A Master Of Political Theater, Congressman Anthony Weiner Has Leveraged His Strong Liberal Opinions, New York Attitude And Willingness To Go Head-To-Head With Republicans On Cable TV To Fill A Void In The Democratic Party.
A few minutes into my conversation with Anthony Weiner, the Democratic congressman excuses himself to vote on the House floor. Ten minutes later, he is back in his spacious office in the Rayburn Building on Capitol Hill, not the least bit concerned that the health care bill he championed was just repealed by a vote of 249 to 189.
“It’s largely symbolic,” Weiner says calmly, shrugging as he once again makes himself comfortable beneath photos of himself posing alongside figures ranging from former President George W. Bush to the late Lubavitcher Rebbe. Leaning back in his leather armchair, feet on the coffee table, arms crossed against his chest, the tall, lanky 46-year-old exudes cockiness and poised confidence. Indeed, it’s that self-assuredness—coupled with an in-your-face brashness—that has made him into a national figure. He’s reluctant to pinpoint a single date or issue that thrust him into prominence. But he’s eager to make one thing clear: “I’m a big deal.”
On any given night, the Democrat from Queens, New York, can be seen sparring with Republicans on cable TV. Weiner can yell, interrupt and verbally joust with the best of them. On shows, he smiles directly into the camera and, even in a roundtable discussion, looks straight into the lens. He’s also funny and makes for great—if somewhat irreverent—television. In one widely reported appearance on Sean Hannity’s show on Fox News, he faced off with Tea Party darling Michelle Bachmann (R-MN) about raising the debt ceiling. “All the surplus in Social Security is a big vault stuffed with IOU notes,” she said. “There’s not one dime sitting in there.” He responded without missing a beat: “Are you surprised to learn, Congresswoman Bachmann,” that “we don’t have a room filled with dimes?”
Indeed, Weiner is filling what some onlookers say is a gaping hole in the Democratic Party. Republicans have their fair share of talking heads and headline-grabbing gurus, ranging from personalities such as Rush Limbaugh to Sarah Palin, but few Democrats today have the kind of pizzazz that holds audiences in rapt attention. “He’s very telegenic and he gives great sound bites,” says one ABC News producer. “Everyone wants him on their show.”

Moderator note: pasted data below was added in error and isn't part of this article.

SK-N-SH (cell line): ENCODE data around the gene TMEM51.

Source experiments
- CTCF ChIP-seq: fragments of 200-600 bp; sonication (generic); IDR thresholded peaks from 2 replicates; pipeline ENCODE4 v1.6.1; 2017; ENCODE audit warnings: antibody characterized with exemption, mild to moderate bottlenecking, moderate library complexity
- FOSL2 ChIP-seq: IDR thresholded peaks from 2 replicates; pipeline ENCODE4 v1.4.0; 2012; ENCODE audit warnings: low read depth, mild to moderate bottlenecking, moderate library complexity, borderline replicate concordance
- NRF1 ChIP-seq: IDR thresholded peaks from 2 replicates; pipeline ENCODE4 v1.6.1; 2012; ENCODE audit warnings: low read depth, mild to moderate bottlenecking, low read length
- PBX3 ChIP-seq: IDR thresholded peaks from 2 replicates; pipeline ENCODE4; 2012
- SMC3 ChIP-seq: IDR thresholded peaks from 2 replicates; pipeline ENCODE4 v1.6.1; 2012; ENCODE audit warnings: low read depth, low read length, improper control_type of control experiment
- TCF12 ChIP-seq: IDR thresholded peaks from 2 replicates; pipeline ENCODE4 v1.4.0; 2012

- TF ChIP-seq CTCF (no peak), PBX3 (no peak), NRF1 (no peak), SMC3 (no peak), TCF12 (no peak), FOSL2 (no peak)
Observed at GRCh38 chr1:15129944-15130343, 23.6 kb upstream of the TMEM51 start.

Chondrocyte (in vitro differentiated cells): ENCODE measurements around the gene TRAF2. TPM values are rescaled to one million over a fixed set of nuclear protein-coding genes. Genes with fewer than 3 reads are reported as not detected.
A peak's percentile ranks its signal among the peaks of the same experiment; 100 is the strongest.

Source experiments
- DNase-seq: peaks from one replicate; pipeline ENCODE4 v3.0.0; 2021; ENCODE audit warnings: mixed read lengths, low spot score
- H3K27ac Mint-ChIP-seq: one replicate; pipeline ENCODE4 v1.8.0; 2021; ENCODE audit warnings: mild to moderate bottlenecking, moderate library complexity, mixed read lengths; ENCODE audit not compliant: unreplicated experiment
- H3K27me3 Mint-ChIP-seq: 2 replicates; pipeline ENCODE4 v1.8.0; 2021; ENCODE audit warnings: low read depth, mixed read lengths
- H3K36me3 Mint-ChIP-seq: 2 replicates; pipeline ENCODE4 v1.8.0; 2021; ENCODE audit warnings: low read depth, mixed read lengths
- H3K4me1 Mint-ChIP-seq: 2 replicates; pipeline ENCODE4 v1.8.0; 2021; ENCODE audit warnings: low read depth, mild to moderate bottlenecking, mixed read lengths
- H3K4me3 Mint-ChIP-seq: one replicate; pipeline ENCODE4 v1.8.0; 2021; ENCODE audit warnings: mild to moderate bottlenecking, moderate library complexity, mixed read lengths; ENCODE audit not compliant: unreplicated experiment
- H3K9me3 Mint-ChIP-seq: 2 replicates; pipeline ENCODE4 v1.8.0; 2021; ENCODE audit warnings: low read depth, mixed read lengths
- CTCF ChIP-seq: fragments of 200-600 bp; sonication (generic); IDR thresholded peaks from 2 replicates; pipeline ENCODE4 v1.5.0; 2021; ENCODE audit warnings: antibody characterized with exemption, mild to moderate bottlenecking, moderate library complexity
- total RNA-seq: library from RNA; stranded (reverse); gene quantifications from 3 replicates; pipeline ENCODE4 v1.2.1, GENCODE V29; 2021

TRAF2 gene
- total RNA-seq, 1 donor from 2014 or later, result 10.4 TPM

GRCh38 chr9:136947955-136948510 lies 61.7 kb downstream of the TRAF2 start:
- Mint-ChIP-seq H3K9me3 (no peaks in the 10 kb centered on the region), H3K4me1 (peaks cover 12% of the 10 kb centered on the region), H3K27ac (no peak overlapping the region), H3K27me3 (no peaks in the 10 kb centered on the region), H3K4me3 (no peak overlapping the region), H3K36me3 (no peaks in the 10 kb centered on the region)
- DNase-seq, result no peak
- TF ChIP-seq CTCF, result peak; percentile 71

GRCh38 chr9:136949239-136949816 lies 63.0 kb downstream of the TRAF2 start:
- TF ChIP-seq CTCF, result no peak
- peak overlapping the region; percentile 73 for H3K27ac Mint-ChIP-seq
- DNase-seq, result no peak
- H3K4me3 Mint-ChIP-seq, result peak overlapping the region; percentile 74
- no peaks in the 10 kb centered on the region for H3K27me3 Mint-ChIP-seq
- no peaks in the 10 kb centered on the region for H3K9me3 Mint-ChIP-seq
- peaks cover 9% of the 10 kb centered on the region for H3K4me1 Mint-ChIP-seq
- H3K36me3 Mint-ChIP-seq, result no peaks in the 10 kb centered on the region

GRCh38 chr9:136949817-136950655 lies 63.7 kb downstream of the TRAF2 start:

With a narrow face and a prominent nose, Weiner certainly isn’t telegenic in a traditional way. But he’s got that certain something that keeps viewers coming back for more. He’s also got a fair share of star power. There’s his long-time friendship with Comedy Central’s Daily Show host Jon Stewart—the two lived together in Manhattan and shared a beach house in the 1980s. Then last year, Weiner married Huma Abedin, a close aide to Hillary Clinton, who had been on Vogue’s Best Dressed list of 2007. Abedin’s connections and background—she is Muslim and was raised in Saudi Arabia—have made the Jewish congressman even more of a celebrity.
If you ask Weiner, snagging the spotlight is not difficult. “Being the most interesting guy on C-SPAN is kind of like being the tallest pygmy,” he’s quipped in the past. All he is doing, he says, is speaking out where others aren’t. “There’s a desire among many Americans, among Democrats, to become more committed to the fight for the values we believe in,” he says. “I think I am saying things that a lot of Democrats want to say.”